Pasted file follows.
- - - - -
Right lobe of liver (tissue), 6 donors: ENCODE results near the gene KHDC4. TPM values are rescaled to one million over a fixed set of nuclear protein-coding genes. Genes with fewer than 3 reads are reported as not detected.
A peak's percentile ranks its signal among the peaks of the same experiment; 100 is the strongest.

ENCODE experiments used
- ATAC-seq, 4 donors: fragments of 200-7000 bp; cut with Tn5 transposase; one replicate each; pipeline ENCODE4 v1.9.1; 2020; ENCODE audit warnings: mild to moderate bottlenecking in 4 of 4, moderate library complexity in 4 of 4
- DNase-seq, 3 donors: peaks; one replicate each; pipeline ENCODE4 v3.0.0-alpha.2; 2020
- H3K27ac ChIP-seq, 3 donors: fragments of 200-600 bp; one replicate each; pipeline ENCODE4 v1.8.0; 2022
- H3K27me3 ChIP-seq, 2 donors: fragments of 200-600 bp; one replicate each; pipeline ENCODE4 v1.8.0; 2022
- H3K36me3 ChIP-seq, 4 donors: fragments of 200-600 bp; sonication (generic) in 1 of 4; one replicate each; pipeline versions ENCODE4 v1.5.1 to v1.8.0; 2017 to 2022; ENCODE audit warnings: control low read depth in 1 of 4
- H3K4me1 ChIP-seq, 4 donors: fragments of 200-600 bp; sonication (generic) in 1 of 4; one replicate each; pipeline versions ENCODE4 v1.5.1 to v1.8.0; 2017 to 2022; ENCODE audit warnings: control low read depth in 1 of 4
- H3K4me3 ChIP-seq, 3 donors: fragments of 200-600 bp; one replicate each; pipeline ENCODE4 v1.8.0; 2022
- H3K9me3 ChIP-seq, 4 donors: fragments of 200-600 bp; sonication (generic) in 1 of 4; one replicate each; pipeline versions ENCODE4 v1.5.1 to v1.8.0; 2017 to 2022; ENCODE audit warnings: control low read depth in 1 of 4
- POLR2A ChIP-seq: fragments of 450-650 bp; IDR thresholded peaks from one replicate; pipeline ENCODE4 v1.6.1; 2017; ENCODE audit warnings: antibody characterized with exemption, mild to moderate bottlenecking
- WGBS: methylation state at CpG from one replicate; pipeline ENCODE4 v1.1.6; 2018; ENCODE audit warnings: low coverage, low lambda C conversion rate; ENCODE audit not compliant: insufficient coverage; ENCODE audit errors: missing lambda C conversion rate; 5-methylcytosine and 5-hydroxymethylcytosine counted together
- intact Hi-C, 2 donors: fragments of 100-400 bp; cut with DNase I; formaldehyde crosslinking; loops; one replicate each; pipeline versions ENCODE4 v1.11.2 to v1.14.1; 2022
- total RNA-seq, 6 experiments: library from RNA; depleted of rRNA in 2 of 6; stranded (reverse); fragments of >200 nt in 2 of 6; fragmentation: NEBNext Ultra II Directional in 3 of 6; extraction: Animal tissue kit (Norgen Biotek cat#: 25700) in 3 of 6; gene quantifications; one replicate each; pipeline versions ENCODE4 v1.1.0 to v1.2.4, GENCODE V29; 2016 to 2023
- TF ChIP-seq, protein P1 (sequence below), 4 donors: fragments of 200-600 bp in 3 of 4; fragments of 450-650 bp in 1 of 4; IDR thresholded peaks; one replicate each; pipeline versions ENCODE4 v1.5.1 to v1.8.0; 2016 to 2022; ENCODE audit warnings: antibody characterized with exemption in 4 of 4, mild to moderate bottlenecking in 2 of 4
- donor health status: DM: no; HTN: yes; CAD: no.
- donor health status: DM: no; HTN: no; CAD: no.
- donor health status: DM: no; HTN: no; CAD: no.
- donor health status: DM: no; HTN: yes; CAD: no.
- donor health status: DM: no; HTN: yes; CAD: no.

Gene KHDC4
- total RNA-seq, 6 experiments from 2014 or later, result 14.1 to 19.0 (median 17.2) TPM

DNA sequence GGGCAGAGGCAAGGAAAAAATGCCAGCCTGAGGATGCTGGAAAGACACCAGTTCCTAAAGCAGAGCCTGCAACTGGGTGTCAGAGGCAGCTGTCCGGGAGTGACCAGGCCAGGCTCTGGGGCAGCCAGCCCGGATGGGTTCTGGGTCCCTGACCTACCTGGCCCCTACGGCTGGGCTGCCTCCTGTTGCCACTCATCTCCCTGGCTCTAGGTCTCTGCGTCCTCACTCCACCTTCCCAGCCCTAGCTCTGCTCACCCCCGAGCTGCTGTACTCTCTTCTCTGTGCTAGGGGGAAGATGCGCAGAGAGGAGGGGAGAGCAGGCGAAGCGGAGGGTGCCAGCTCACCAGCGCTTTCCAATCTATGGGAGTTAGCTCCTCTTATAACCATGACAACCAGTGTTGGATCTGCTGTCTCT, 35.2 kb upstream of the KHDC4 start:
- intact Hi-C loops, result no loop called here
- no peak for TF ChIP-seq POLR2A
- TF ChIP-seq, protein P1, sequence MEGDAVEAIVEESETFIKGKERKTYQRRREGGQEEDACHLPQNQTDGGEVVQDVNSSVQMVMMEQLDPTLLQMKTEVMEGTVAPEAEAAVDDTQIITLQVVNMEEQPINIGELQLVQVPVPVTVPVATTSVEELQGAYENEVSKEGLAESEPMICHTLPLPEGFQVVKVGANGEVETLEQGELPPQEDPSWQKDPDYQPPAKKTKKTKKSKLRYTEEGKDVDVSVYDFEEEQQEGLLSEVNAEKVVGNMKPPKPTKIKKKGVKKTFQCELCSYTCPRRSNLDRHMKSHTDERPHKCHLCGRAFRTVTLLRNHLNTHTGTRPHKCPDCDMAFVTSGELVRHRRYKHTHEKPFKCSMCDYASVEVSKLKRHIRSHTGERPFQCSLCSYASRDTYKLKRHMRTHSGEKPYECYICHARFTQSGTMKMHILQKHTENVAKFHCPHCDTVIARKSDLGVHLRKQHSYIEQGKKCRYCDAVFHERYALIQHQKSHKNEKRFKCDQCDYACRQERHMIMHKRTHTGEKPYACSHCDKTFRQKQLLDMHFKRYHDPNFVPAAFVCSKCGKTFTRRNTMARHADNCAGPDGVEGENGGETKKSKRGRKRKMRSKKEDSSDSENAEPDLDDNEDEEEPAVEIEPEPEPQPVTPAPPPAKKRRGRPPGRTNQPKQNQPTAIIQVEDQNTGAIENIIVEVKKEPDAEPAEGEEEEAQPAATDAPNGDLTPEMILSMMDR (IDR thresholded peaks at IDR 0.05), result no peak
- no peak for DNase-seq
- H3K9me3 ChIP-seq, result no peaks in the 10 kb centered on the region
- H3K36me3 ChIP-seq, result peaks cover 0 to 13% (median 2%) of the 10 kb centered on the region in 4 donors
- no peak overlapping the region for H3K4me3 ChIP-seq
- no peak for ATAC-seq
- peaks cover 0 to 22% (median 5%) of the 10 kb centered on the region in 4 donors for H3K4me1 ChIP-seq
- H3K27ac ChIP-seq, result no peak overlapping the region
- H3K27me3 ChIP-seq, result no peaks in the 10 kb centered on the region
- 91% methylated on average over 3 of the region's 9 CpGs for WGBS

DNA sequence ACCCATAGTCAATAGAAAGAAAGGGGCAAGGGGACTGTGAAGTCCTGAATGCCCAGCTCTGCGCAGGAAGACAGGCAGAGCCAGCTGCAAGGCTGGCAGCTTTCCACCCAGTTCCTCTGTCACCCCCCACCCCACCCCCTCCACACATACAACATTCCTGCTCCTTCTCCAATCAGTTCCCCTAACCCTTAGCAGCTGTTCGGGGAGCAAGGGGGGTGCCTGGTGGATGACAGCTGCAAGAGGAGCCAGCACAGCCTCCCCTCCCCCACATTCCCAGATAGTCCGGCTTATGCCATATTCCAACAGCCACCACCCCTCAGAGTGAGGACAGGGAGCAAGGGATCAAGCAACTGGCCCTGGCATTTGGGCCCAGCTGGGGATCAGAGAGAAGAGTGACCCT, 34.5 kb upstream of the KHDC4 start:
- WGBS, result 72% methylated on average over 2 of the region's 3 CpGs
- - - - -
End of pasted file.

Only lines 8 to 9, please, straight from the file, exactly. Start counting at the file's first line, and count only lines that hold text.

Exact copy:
- H3K36me3 ChIP-seq, 4 donors: fragments of 200-600 bp; sonication (generic) in 1 of 4; one replicate each; pipeline versions ENCODE4 v1.5.1 to v1.8.0; 2017 to 2022; ENCODE audit warnings: control low read depth in 1 of 4
- H3K4me1 ChIP-seq, 4 donors: fragments of 200-600 bp; sonication (generic) in 1 of 4; one replicate each; pipeline versions ENCODE4 v1.5.1 to v1.8.0; 2017 to 2022; ENCODE audit warnings: control low read depth in 1 of 4